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Methadone Today

Methadone Today

Volume IV, Issue IV (April 1999)
Order Newsletter in print: Order here

Excerpt from Methadone List

ARM - Getting Started, Planning for the Future - Malcolm Dickson

The Stigma Continues - Name Withheld by Request
Public Health Emergency - Ignored Despite Record Drug Deaths in County, State, Country - Floyd Landrath

Letters to the Editor

Doctor's Column - Methadone, Weight Gain & Reduced Sex Drive

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Letters to the Editor

Dear Methadone Today,

 My husband has been on methadone for about 2 1/2 years now.  Finally, we have reached normalcy in our lives.  Because our home state (Ohio) does not recognize the importance of methadone maintainence, he must travel to Michigan to Project Life (Parkview) for his methadone.

 Because he works 7:00 a.m. - 3:30 p.m., he must get up at four o'clock in the morning in order to be first at the clinic (5:30 a.m.).  He has been doing this faithfully all these years and hasn't had one setback.  I really appreciate the efforts your state has put into this situation.

 I've stuck by my husband for over 20 years.   I have watched him slide from one dependency to another and endured hardships when he went to prison after committing crimes to support his habit.  I did this because I knew that somewhere, somehow, someone would find a solution to his problems.  And he did just that.

 Methadone was indeed our lifesaver.  I  have no doubt that without methadone, my husband would be dead today.  Instead, we are living a good life; he's holding down a job he enjoys, and we are finally able to live the life I knew we could--the life I knew deep down my husband was capable of living.   I can't tell you how much this means to me--to finally have the man I knew existed inside of him.  I'm glad I stuck it out because it was truly worth it.  Thank you all very much.

Dear Methadone Today,

 The general public is somewhat misinformed and grossly misled in understanding how the medication "methadone" works in helping the suffering people addicted to heroin and other opiates.  Methadone is by far the most sucsessful form of treatment available to date.

 Speaking personaly, methadone not only helped in saving my life, it has given me the strength to say no to drugs,  something I was never able to do before taking methadone.  I had tried AA/NA; I had been to over 80 detoxes, always with the best intentions of never using drugs again.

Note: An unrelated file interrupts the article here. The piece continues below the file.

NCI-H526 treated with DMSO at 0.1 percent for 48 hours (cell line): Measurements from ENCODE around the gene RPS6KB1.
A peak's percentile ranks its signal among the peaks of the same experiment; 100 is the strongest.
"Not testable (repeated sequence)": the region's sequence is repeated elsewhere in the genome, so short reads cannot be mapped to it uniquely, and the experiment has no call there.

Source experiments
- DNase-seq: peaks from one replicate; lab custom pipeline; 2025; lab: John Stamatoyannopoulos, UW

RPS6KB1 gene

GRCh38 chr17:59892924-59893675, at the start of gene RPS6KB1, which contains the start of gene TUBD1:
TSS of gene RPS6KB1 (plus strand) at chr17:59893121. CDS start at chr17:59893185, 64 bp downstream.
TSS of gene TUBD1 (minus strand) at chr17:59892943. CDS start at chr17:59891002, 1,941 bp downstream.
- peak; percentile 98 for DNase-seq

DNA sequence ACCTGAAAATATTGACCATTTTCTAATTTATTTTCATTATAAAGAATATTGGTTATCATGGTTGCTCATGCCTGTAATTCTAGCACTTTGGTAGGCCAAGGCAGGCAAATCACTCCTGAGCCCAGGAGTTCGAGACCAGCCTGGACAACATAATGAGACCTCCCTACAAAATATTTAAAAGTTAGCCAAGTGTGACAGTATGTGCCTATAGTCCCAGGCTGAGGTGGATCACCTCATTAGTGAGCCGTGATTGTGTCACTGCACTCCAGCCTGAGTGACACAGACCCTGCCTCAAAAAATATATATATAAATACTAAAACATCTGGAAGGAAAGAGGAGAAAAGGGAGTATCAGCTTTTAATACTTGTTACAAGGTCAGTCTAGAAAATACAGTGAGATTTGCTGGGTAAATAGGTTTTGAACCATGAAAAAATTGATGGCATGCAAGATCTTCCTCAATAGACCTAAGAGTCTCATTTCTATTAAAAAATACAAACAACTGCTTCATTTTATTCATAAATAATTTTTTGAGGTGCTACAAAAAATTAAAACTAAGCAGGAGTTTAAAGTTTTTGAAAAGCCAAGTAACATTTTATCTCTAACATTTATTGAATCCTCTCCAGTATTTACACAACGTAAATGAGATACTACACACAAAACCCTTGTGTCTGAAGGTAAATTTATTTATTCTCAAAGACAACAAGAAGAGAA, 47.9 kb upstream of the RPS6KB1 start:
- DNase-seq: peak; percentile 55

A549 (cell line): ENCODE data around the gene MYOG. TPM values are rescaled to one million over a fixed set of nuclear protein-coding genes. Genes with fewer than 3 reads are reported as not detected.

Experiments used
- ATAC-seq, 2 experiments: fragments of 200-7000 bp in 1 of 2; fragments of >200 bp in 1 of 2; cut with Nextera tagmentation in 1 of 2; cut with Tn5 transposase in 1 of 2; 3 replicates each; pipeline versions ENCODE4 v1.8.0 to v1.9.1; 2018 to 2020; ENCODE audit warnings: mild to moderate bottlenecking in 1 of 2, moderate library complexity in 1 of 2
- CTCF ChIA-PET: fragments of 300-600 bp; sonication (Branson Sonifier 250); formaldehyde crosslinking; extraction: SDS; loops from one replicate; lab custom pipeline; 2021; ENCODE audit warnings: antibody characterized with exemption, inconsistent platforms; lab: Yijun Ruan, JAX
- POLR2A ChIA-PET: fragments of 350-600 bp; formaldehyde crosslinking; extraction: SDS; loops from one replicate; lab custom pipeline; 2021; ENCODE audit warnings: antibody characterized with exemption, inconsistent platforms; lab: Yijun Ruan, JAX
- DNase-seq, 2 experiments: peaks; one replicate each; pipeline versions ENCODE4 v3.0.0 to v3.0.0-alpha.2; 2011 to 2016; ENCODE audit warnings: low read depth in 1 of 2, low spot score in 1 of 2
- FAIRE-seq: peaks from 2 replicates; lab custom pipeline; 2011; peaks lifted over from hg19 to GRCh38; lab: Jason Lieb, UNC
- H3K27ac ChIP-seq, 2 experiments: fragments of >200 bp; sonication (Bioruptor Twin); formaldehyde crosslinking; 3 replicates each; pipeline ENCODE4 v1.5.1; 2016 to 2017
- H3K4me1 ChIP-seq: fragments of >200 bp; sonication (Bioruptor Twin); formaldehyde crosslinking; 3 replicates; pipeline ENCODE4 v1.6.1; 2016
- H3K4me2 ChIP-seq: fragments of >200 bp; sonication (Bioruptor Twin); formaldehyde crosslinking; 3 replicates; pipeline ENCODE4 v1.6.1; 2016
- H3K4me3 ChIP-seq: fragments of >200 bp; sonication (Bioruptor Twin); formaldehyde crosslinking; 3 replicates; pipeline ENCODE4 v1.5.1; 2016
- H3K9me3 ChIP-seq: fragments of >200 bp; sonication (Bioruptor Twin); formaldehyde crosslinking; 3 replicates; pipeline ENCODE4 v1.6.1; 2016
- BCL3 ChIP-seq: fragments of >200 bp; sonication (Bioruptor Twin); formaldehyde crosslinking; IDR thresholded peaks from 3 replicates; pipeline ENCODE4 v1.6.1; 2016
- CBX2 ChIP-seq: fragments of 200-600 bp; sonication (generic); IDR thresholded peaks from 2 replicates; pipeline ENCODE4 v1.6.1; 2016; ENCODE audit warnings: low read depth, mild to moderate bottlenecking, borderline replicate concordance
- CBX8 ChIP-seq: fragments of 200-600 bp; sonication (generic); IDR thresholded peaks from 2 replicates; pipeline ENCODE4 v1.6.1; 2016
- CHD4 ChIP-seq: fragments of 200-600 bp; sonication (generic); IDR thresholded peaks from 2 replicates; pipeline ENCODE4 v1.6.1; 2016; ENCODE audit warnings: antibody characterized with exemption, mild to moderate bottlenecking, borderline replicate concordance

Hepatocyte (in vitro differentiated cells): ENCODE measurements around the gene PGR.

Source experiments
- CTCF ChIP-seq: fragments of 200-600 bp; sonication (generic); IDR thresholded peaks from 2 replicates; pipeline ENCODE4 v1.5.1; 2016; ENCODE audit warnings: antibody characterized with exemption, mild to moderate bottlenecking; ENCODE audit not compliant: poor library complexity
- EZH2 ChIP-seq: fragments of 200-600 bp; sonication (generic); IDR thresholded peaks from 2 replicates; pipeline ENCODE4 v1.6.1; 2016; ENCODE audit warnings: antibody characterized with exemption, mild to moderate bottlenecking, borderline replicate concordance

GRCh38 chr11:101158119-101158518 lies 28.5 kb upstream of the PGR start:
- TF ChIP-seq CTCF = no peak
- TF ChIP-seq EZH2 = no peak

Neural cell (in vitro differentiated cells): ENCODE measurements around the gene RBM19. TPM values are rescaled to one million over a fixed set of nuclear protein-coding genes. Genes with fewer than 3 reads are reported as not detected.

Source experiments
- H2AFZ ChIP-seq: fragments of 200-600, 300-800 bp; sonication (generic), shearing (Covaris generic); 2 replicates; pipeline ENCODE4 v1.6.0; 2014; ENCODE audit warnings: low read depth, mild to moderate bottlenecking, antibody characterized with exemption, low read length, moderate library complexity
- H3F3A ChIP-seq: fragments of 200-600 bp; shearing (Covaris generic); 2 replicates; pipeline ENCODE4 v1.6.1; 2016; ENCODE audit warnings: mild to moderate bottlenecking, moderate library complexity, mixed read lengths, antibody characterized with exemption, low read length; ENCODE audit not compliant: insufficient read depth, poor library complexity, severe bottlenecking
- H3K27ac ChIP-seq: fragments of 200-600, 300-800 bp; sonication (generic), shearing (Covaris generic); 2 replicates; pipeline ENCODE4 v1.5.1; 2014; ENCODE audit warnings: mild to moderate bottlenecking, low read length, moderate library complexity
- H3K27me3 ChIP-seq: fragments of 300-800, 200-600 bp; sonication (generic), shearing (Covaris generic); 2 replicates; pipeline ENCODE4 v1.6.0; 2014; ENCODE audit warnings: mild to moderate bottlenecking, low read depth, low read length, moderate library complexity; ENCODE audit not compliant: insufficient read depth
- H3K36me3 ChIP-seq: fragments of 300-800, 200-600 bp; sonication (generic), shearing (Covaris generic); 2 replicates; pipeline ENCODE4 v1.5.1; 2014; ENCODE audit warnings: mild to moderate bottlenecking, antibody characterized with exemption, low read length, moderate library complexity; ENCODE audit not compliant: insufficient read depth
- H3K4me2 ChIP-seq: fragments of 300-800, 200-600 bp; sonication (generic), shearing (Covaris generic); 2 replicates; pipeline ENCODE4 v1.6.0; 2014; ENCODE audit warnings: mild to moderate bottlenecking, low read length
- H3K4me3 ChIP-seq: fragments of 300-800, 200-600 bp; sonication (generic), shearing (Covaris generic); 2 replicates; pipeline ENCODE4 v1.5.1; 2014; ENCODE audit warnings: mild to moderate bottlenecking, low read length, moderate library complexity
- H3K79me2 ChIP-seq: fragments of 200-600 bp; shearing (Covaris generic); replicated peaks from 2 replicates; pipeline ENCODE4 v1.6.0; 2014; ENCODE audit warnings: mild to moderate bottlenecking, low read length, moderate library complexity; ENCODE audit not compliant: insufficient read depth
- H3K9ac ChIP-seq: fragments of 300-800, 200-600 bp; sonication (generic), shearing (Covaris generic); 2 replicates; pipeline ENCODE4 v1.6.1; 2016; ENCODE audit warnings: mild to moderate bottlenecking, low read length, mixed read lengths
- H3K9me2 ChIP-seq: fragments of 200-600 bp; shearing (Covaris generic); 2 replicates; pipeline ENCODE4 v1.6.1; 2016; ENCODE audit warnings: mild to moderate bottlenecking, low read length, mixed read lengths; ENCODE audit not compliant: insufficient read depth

I truly wanted to stop.  Even after having a heart attack and nearly dying, I kept finding myself making the same mistakes and expecting diferent results.  Finally, a doctor told me that he had a lot of success with paitents who were taking methadone and recomended me to a local clinic.

 Well, it has been over three years now.  I not only have my life back, but I`m doing something with it.  This spring I will be attending college.  I would like to councel teens who are heading down the wrong road in life.

 Perhaps sharing my own experience, strength, and hope will help prevent someone from going through a life of pain and suffering, but rather help them to get on the road to contentment, love, and joy.

Ron M.


Dear Beth,

 Just wanted to say thanks, as I just received my March issue of Methadone Today!

 Ironically, there is an article, "My Life On Methadone," that was very enlightening, as I am yet to be pro or con methadone maintenance.   I'm leaning greatly toward the first, and this article reinforced that.  I, not unlike the author, have fought addiction for many years (25) through 12-step programs, residential programs, counseling, etc., with the same results--I always go back to using!

 Still, I don't want to lay down my guns and die, I do feel angst--especially with my upcoming parole.  I feel--hey, if I can live a productive life, contribute to society, not be a threat to the public, and feel "normal" while on a methadone maintenance program, why not?!

 But there is the parole office!  I'm  afraid they're still in the dark and may go as far as to return me to prison because I don't want to use heroin any longer!  So, I'll have to go out in the free world and live in fear--of using an opiate to feel normal or using a prescribed medication (methadone) to treat my disease of addiction and being punished either way!

 Consequently, I praise the new advocacy group:  Advocates for Recovery through Medicine (ARM).  Finally, maybe those who look at methadone as an "easy way out" for opiate addicts, will understand that this may be our only hope for normalcy in all aspects of our lives.
 I find it reprehensible that even though methadone is accepted by and endorsed by organizations held in high esteem, such as National Institutes of Health, American Psychiatric Association, American Medical Association, etc., it and its users are stigmatized as dope fiends, junkies, losers!

 Hopefully this new group, ARM, will let those who are misinformed about this treatment know that it will let us, who are afflicted with the disease of addiction, seek relief and a way to catch our dreams before they slip away!